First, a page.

Re: uBitx VFO VFO frequency deviation 700 Hz at 80 meters; 1400 Hz at 40 meters ... #ubitx #radiuno #calibration

Vic WA4THR
 

What software are you using in your v5 uBitX, John? I know my v4.3 sketch did not follow the described sequence on the HFSignals site and when put into calibration it started transmitting on 10mHz. Once I figured out what it was doing, calibration was relatively simple with a second receiver. I set the other receiver to 10mhz and put a dummy load on the uBitX. Then while in calibration mode I adjusted the VFO until the signal was dead on 10mHz.

Since then I have changed to the KD8CEC sketch and calibration is different there, using the old HFSignals method, i assume. When in calibration it is put into receive and you need to be monitoring a strong AM carrier where you can hear the beat note, then you adjust the VFO until you have zero beat. Since you cannot really hear the low frequencies, getting "zero beat" really means centering the calibration between the upper and lower beat notes of the same frequency and you can confirm by comparing the sound of an AM signal between USB and LSB. If it is calibrated right, they will sound the same.

Also, i know some folks have some confusion about what is meant by zero beat. When you listen to an AM signal with an SSB receiver you will hear a tone that is the difference between the AM carrier and the injected carrier used for SSB. The greater the difference the higher pitch or frequency is the tone. As you get closer to being on the same frequency the difference gets less and less and the pitch gets lower and lower until it is zero. As you pass the zero point the difference and pitch starts increasing on the other side, too. When you are very close, below 100 cycles, for example, you are usually below the audio passband, but you can sometimes hear the low "pulsing" of the audio right down to a few times per second, which is still the "beat note" difference between frequencies.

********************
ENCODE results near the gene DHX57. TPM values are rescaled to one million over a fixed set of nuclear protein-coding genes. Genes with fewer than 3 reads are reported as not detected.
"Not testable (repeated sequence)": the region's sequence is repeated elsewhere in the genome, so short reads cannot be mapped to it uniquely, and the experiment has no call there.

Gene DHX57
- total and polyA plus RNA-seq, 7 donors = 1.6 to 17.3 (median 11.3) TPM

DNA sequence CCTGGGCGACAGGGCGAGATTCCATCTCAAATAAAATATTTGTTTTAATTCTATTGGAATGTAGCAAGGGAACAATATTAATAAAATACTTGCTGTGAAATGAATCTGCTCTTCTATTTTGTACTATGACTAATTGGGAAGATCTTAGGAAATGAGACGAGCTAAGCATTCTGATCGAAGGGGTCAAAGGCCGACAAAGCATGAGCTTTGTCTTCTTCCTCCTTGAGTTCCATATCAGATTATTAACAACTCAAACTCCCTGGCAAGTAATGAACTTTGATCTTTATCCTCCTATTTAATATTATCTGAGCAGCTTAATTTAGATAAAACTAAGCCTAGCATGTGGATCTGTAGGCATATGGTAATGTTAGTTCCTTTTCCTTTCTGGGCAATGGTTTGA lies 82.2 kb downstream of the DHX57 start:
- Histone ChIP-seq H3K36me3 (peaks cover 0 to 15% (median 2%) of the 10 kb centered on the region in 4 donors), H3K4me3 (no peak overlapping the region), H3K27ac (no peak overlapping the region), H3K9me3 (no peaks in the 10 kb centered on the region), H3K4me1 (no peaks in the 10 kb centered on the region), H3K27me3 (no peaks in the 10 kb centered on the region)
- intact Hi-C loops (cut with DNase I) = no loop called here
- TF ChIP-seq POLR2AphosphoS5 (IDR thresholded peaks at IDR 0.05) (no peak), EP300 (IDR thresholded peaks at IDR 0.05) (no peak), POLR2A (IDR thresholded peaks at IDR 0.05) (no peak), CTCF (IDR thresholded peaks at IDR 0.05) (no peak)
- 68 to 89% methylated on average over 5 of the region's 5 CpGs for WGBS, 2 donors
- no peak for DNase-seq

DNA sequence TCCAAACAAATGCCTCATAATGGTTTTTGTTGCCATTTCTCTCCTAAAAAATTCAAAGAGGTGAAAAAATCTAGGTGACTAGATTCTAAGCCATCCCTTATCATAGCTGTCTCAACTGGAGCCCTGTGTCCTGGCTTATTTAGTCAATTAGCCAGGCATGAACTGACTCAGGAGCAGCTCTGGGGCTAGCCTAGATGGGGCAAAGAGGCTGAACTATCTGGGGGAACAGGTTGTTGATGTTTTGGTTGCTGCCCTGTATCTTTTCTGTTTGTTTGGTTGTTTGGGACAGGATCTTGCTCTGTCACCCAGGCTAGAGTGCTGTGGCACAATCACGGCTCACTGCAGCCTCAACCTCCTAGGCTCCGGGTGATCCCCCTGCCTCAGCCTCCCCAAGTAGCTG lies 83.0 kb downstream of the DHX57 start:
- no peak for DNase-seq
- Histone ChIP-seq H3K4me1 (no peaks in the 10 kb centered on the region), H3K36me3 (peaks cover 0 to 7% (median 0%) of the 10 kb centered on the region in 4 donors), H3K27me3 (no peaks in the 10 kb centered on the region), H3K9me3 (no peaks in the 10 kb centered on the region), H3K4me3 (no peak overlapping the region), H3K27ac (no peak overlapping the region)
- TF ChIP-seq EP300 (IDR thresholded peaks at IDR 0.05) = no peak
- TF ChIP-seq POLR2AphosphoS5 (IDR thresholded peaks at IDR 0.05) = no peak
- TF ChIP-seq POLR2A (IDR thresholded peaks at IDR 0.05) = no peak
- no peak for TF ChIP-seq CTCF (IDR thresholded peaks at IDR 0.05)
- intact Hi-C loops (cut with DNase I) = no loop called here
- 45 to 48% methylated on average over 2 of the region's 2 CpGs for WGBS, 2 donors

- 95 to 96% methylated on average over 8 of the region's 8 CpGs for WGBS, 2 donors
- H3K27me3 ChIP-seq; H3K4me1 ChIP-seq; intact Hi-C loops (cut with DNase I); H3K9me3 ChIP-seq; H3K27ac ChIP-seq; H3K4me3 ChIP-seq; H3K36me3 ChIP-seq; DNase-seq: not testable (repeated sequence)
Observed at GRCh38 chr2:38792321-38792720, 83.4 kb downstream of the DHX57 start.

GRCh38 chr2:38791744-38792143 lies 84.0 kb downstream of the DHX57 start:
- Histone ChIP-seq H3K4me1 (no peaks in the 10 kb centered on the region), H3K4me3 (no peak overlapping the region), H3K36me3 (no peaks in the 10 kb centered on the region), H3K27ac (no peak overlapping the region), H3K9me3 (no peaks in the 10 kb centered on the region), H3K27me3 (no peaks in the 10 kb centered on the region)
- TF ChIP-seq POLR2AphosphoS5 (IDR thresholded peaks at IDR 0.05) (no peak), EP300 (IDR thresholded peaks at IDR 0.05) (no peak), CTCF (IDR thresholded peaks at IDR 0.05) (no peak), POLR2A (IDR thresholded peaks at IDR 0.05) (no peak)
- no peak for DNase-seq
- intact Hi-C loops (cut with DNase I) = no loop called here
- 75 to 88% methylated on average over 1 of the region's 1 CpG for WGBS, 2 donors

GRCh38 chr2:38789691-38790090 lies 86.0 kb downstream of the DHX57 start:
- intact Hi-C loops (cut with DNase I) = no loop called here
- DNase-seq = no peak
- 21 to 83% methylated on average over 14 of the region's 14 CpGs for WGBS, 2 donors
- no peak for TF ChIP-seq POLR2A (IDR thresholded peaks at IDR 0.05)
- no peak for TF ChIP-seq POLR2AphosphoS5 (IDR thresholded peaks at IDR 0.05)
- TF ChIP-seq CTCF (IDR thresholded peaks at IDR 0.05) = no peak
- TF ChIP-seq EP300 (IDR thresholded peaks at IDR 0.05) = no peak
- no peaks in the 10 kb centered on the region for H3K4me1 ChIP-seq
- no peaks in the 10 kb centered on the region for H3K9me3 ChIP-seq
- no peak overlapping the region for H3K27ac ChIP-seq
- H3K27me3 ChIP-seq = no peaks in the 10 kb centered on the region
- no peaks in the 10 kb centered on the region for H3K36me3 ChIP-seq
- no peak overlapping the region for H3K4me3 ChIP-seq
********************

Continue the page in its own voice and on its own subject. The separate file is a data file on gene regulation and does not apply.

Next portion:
=Vic=

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